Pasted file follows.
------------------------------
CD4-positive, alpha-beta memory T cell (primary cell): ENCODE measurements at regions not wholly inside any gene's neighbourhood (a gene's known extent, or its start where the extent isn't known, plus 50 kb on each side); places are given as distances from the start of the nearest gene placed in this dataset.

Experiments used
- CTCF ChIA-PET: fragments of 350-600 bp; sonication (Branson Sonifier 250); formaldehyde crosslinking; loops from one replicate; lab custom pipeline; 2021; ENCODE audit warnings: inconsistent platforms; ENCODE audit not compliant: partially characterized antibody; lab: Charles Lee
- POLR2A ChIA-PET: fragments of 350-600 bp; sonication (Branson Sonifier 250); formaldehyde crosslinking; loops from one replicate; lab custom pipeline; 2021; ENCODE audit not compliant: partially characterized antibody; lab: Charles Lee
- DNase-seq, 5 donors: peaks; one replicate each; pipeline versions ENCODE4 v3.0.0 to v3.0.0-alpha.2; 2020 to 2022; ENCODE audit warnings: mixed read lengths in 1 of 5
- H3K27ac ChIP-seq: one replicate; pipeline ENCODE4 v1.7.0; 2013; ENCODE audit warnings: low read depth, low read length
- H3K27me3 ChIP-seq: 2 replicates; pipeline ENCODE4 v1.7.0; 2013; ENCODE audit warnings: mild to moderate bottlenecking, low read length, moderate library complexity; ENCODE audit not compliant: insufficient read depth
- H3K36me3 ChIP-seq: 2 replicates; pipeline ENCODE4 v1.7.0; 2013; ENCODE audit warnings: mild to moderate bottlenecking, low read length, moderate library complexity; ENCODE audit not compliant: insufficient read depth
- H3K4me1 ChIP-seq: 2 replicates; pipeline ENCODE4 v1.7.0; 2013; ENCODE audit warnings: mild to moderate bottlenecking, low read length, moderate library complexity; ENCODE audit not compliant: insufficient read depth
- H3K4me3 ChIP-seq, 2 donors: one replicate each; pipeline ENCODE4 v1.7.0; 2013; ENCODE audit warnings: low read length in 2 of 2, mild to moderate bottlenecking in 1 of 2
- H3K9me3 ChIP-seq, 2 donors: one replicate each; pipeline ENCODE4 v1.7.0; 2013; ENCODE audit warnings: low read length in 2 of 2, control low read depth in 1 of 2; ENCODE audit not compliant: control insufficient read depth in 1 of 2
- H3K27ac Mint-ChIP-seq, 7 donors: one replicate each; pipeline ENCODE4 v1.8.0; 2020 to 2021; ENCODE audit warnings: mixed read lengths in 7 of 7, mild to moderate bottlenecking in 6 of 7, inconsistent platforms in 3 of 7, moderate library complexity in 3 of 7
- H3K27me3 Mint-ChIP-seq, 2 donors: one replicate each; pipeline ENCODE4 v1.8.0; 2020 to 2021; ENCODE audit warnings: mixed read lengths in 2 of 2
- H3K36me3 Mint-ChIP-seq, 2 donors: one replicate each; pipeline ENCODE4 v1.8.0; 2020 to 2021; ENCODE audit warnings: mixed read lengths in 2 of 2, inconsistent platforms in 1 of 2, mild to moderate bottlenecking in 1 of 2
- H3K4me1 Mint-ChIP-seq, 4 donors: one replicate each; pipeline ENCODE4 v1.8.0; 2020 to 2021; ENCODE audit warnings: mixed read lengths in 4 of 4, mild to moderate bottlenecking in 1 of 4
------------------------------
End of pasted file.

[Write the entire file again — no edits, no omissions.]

CD4-positive, alpha-beta memory T cell (primary cell): ENCODE measurements at regions not wholly inside any gene's neighbourhood (a gene's known extent, or its start where the extent isn't known, plus 50 kb on each side); places are given as distances from the start of the nearest gene placed in this dataset.

Experiments used
- CTCF ChIA-PET: fragments of 350-600 bp; sonication (Branson Sonifier 250); formaldehyde crosslinking; loops from one replicate; lab custom pipeline; 2021; ENCODE audit warnings: inconsistent platforms; ENCODE audit not compliant: partially characterized antibody; lab: Charles Lee
- POLR2A ChIA-PET: fragments of 350-600 bp; sonication (Branson Sonifier 250); formaldehyde crosslinking; loops from one replicate; lab custom pipeline; 2021; ENCODE audit not compliant: partially characterized antibody; lab: Charles Lee
- DNase-seq, 5 donors: peaks; one replicate each; pipeline versions ENCODE4 v3.0.0 to v3.0.0-alpha.2; 2020 to 2022; ENCODE audit warnings: mixed read lengths in 1 of 5
- H3K27ac ChIP-seq: one replicate; pipeline ENCODE4 v1.7.0; 2013; ENCODE audit warnings: low read depth, low read length
- H3K27me3 ChIP-seq: 2 replicates; pipeline ENCODE4 v1.7.0; 2013; ENCODE audit warnings: mild to moderate bottlenecking, low read length, moderate library complexity; ENCODE audit not compliant: insufficient read depth
- H3K36me3 ChIP-seq: 2 replicates; pipeline ENCODE4 v1.7.0; 2013; ENCODE audit warnings: mild to moderate bottlenecking, low read length, moderate library complexity; ENCODE audit not compliant: insufficient read depth
- H3K4me1 ChIP-seq: 2 replicates; pipeline ENCODE4 v1.7.0; 2013; ENCODE audit warnings: mild to moderate bottlenecking, low read length, moderate library complexity; ENCODE audit not compliant: insufficient read depth
- H3K4me3 ChIP-seq, 2 donors: one replicate each; pipeline ENCODE4 v1.7.0; 2013; ENCODE audit warnings: low read length in 2 of 2, mild to moderate bottlenecking in 1 of 2
- H3K9me3 ChIP-seq, 2 donors: one replicate each; pipeline ENCODE4 v1.7.0; 2013; ENCODE audit warnings: low read length in 2 of 2, control low read depth in 1 of 2; ENCODE audit not compliant: control insufficient read depth in 1 of 2
- H3K27ac Mint-ChIP-seq, 7 donors: one replicate each; pipeline ENCODE4 v1.8.0; 2020 to 2021; ENCODE audit warnings: mixed read lengths in 7 of 7, mild to moderate bottlenecking in 6 of 7, inconsistent platforms in 3 of 7, moderate library complexity in 3 of 7
- H3K27me3 Mint-ChIP-seq, 2 donors: one replicate each; pipeline ENCODE4 v1.8.0; 2020 to 2021; ENCODE audit warnings: mixed read lengths in 2 of 2
- H3K36me3 Mint-ChIP-seq, 2 donors: one replicate each; pipeline ENCODE4 v1.8.0; 2020 to 2021; ENCODE audit warnings: mixed read lengths in 2 of 2, inconsistent platforms in 1 of 2, mild to moderate bottlenecking in 1 of 2
- H3K4me1 Mint-ChIP-seq, 4 donors: one replicate each; pipeline ENCODE4 v1.8.0; 2020 to 2021; ENCODE audit warnings: mixed read lengths in 4 of 4, mild to moderate bottlenecking in 1 of 4